Role of the state

Since the 1990s, there has been ambiguity about the role of the state in the Indian society. We must reimagine, redefine and restructure the role of the state. The state has an important role in building the valuation framework. The state in Mazzucato’s analysis creates “tilts” towards those objectives and outcomes which are valuable to society.

John Maynard Keynes had a very optimistic take of his expectations from the state. He had argued that: “The important thing for government is not to do things which individuals are doing already, and to do them a little better or a little worse; but to do those things which at present are not done at all.”

The state is valuable in itself for its exclusive functions and also because it is a co-creator of value, along with the private sector, in society. The exclusive function which it should develop capabilities for is fixing market failures. Market failure is the inefficient distribution of goods and services by the free market. This would involve curbing monopolies to prevent market distortion and manipulation, fixing information asymmetries to empower people by creating strong accountability mechanisms, minimising negative externalities such as pollution to improve quality of life of citizens and providing for public goods such as education, healthcare, law and order.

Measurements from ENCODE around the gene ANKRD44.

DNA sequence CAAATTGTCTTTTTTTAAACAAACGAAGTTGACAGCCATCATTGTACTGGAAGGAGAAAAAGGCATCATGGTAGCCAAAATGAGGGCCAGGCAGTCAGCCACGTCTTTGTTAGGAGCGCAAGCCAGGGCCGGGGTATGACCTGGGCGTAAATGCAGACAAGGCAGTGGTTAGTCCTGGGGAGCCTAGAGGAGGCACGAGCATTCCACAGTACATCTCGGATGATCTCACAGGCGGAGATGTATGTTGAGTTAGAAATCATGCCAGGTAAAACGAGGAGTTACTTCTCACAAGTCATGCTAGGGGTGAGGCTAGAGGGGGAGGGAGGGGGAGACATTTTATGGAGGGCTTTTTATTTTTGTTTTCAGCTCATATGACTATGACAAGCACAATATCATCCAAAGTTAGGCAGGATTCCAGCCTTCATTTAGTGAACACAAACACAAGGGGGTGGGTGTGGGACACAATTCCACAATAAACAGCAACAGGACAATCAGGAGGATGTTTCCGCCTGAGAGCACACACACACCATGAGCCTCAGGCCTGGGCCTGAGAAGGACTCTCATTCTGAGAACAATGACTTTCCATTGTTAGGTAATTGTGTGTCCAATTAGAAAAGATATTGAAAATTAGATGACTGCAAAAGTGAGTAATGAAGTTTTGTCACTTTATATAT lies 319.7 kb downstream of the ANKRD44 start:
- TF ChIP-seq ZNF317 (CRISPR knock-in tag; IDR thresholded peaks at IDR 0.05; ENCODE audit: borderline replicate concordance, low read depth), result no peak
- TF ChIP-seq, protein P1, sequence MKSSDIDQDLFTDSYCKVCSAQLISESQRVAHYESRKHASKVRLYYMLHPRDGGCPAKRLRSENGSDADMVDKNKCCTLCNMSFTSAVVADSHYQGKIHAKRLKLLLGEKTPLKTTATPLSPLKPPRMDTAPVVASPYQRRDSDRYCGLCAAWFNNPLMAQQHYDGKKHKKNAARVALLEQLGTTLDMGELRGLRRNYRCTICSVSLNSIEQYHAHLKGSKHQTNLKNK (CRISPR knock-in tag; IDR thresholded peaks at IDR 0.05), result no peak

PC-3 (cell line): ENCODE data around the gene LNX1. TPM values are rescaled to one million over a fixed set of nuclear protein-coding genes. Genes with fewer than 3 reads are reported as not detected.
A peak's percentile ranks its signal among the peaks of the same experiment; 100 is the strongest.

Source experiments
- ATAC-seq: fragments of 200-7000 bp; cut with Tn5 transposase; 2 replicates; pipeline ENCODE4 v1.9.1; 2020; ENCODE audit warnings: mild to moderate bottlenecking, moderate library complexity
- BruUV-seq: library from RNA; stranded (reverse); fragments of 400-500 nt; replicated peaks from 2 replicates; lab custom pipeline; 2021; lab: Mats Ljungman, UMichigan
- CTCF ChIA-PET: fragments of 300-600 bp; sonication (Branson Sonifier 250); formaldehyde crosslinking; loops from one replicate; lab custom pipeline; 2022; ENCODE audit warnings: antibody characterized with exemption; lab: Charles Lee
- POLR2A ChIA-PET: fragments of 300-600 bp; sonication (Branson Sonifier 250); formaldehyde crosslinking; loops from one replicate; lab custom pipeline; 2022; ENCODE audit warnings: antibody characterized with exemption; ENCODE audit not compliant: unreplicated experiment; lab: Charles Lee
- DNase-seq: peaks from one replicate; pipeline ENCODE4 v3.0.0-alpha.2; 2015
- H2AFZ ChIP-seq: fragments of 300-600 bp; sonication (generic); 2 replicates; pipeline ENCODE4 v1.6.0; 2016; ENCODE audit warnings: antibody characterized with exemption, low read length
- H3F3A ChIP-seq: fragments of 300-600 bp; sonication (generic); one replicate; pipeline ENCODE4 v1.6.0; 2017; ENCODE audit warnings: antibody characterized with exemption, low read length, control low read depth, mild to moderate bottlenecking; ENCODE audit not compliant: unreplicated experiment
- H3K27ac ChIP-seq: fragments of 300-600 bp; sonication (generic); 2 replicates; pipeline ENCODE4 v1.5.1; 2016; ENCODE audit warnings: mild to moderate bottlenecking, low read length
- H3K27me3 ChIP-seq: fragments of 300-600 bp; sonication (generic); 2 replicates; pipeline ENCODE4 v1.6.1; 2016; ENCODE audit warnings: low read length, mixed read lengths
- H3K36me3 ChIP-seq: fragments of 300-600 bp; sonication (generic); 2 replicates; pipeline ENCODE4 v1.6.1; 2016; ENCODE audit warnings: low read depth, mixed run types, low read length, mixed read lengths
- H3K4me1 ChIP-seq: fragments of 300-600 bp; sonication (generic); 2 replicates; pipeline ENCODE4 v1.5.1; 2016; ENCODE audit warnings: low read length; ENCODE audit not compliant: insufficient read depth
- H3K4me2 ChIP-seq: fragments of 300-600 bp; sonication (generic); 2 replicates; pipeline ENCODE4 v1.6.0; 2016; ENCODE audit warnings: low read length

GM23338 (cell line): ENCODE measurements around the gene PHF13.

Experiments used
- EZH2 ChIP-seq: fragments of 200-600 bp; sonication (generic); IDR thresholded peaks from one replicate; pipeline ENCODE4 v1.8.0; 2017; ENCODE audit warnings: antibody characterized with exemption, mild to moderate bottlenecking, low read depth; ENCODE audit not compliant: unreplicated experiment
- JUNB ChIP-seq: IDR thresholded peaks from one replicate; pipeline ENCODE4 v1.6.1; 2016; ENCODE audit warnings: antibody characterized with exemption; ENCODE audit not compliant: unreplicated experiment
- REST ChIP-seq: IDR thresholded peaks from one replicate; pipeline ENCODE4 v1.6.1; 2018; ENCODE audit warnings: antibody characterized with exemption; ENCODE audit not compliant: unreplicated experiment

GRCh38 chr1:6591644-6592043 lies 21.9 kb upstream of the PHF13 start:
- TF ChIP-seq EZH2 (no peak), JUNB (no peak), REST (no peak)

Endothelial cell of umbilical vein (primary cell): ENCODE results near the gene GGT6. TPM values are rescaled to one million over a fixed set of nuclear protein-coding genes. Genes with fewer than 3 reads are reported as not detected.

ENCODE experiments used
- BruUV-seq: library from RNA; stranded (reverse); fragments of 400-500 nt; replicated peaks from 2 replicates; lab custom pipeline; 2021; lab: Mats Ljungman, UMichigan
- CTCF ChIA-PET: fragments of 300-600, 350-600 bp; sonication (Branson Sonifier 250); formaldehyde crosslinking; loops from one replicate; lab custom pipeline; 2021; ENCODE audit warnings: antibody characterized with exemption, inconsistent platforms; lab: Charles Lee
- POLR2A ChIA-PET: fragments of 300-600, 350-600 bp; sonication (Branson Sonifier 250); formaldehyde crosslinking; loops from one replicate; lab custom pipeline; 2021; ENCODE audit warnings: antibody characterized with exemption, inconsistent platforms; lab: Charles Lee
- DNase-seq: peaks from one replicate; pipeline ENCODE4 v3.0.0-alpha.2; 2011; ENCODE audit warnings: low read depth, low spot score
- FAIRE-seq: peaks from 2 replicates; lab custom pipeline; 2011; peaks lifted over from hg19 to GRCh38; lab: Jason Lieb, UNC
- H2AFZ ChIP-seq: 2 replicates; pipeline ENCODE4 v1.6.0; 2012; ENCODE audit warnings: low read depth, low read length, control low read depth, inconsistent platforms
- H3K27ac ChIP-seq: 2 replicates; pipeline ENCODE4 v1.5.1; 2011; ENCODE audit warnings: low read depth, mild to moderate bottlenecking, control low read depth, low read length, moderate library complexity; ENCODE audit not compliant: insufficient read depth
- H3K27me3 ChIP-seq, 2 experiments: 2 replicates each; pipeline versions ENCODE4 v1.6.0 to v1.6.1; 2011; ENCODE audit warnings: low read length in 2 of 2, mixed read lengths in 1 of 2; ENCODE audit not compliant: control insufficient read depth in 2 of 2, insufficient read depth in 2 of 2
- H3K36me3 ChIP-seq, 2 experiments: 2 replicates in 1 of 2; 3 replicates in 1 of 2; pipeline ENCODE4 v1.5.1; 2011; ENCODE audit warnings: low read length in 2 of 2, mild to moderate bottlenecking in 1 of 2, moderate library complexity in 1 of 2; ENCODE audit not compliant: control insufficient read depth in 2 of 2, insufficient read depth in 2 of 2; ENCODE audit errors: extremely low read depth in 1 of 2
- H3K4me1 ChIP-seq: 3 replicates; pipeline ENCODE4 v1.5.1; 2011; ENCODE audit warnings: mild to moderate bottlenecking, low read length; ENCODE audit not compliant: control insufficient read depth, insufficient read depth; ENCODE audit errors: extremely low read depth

Furthermore, a state also co-creates value in society. It invests in projects which are valuable to the society but contain risks, such as space missions. It ensures prices aren’t a hindrance for access to products which are valuable to human life, such as medicines and vaccination. Finally, the state ensures security for its citizens. Its institutions and processes prevent anarchy and create a social security paradigm which ideally creates a plank of equality of opportunity, based on which inequities of merit can exist in society.

The most important takeaway from Mazzucato’s work is her insistence on debating the concept of value and moving beyond prices as its sole indicator. Many public policy debates will get clarity of direction by understanding value based on social desirability. It’s time to appreciate that the value of what is valuable cannot be limited. It is not just important, but imperative to acknowledge social desirability as the bedrock of public policy.

The writer is a Young Professional at NITI Aayog. Views are personal

Published on December 05, 2019